How New York City gets its water: From reservoir to tap
Most New Yorkers go about their days using water to bathe, make coffee, wash their hands or flush the toilet without much thought to where it originates.
But behind each drop of water is a journey that can begin up to 125 miles away in upstate New York.
Along the way, it gets disinfected by ultraviolet light, treated with chlorine, fluoridated and tested for purity. It travels through mountains and deep valleys and, once in the city, flows underground in tunnels and into distribution chambers. A billion gallons of water are delivered — and consumed — each day, with gravity alone being sufficient to push it into buildings at least six stories high.
To learn more about how the city gets its drinking water, amNewYork turned to the folks at the Department of Environmental Protection, the agency that regulates the vast water supply.
“So many New Yorkers take the amazing system that we have for granted,” said Jim Roberts, a DEP deputy commissioner. “It is to a large extent out of sight and out of mind.”
Watersheds, reservoirs and lakes
Before it goes anywhere, the city’s drinking water starts out in three major watersheds — the Delaware and Catskill systems east of the Hudson River and the Croton system just north of the city. Right now, only water from the Catskills/Delaware systems is being supplied to New York City while a new facility to treat water from the Croton system is built.
The watersheds feed more than a dozen reservoirs and controlled lakes. The largest reservoir, the Pepacton, has a capacity of over 140 billion gallons. The Ashokan in Ulster County, pictured above, has a capacity of 123 billion gallons.
Officials take measurements throughout the reservoirs, looking at things like turbidity (water clarity) and contaminants, to select the highest quality water available at that moment to be released downstate.(Credit: NYC DEP)
A well protected water source
The water supply is so critical to the city that a dedicated police force with over 200 members works to prevent illegal dumping and other misuses of the waterways. During Hurricane Irene, the DEP police were even called on to do water rescues. (Credit: NYC DEP)
Miles of aqueducts
Next, the water flows from the reservoirs and lakes through a system of aqueducts and tunnels. These include the 100-year-old Catskill Aqueduct, which extends 92 miles from the Ashokan Reservoir in the Catskill Mountains to the northern boundary of the city, and relies solely on gravity to carry the water. When it was completed in the early 1900s, the Catskill Aqueduct was considered by some as an engineering feat on the level of the Panama or Suez canals!
The 85-mile Delaware Aqueduct to its southwest is much newer, having been completed in the mid-1940s. The Delaware is so large that a two-man submarine has been used to inspect it for leaks. There are other aqueducts and tunnels, too. They all give the system a cascading effect, letting the water flow downstate.(Credit: NYC DEP)
Disinfecting the water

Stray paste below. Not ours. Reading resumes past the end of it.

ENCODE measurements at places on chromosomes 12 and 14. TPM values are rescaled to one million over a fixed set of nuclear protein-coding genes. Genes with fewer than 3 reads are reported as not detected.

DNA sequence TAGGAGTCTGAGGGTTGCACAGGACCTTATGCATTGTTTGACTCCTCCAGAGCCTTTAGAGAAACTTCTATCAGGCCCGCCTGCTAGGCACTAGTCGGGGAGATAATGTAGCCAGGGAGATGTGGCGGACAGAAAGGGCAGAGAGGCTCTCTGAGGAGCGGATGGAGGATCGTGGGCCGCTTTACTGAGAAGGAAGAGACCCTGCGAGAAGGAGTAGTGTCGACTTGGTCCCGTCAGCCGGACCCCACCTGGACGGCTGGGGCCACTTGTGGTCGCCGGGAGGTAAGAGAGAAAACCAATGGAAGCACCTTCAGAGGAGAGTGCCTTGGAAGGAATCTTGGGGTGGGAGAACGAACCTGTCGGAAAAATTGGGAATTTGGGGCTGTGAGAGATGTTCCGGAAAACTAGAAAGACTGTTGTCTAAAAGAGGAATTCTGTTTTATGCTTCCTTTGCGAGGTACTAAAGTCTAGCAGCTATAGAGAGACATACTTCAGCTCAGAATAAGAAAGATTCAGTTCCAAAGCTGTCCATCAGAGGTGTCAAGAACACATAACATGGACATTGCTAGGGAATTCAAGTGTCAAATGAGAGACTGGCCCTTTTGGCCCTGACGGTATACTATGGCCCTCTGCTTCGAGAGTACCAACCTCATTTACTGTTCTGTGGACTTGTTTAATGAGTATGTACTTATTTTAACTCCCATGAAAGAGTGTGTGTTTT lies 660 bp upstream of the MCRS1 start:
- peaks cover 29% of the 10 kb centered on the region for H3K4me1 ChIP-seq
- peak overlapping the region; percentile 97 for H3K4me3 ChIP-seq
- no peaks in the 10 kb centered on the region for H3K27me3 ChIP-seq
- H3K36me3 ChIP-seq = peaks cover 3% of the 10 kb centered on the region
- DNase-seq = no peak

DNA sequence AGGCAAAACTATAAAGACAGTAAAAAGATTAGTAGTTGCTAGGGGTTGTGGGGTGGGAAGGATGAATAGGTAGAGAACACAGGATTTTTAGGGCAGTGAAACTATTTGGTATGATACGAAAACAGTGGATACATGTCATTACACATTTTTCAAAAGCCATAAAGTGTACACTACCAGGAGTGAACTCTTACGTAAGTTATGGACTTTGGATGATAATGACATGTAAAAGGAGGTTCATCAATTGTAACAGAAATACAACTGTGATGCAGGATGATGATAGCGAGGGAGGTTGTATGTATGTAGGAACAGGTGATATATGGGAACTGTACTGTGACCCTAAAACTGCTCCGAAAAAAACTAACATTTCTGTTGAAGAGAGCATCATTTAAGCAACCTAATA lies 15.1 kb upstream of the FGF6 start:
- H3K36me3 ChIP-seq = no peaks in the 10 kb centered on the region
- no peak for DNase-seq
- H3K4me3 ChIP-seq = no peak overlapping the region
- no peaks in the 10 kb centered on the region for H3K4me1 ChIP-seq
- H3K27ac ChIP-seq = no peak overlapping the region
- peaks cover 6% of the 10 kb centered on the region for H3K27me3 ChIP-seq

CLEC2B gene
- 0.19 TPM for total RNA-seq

After traveling southeast through the Catskill and Delaware aqueducts, water arrives at the Kensico Reservoir about three miles north of White Plains in Westchester County. The reservoir is an important balancing reservoir for the daily demands of the city. Up until this point, the water has also been unfiltered and untreated. But now it gets treated with fluoride — to prevent tooth decay! — and disinfected at what is considered the world’s largest ultraviolet treatment facility, as seen above. The UV treatment is especially useful for zapping Cryptosporidium and Giardia, which are not the names of punk bands but potentially harmful microorganisms. (Credit: NYC DEP)
A stop in Yonkers
The water makes another stop on its southerly voyage to the city: Hillview Reservoir in Yonkers. The DEP says the reservoir serves three critical functions. First, it balances daily demand (water consumption peaks twice during the day, in the morning and at night when people are home); second, water undergoes additional disinfection. And, third, the reservoir serves to elevate the water so that when it does continue on, the force of gravity propels it with enough force to flow into homes. (Credit: NYC DEP)
Into the city’s tunnels and mains
From the aqueducts, water is distributed throughout the city via three tunnels — No. 1, which was put into service in 1917; No. 2, in service since 1936; and No. 3 (pictured), which has been under construction since 1970 at a cost of about $5 billion. Water then gets routed to distribution mains and then … (Credit: DEP)
Finally, the water arrives in your home. If your building is less than six stories high, gravity does all the work. If not, then pumps in your building will help to move the water to the top floors. To maintain quality, testing is done at 1,000 sampling stations around the city. How good is the water that comes out of your faucet? Here's one way to look at it: The city is only one of five big municipalities that is allowed by the federal government to supply unfiltered water. (Credit: Flickr/Carol VanHook)